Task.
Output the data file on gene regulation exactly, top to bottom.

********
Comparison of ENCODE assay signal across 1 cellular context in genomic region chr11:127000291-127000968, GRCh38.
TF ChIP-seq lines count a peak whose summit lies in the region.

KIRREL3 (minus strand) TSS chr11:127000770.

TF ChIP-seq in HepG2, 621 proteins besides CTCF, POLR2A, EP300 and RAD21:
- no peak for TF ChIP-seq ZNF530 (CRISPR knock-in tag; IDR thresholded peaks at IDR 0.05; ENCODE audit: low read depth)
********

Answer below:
Comparison of ENCODE assay signal across 1 cellular context in genomic region chr11:127000291-127000968, GRCh38.
TF ChIP-seq lines count a peak whose summit lies in the region.

KIRREL3 (minus strand) TSS chr11:127000770.

TF ChIP-seq in HepG2, 621 proteins besides CTCF, POLR2A, EP300 and RAD21:
- no peak for TF ChIP-seq ZNF530 (CRISPR knock-in tag; IDR thresholded peaks at IDR 0.05; ENCODE audit: low read depth)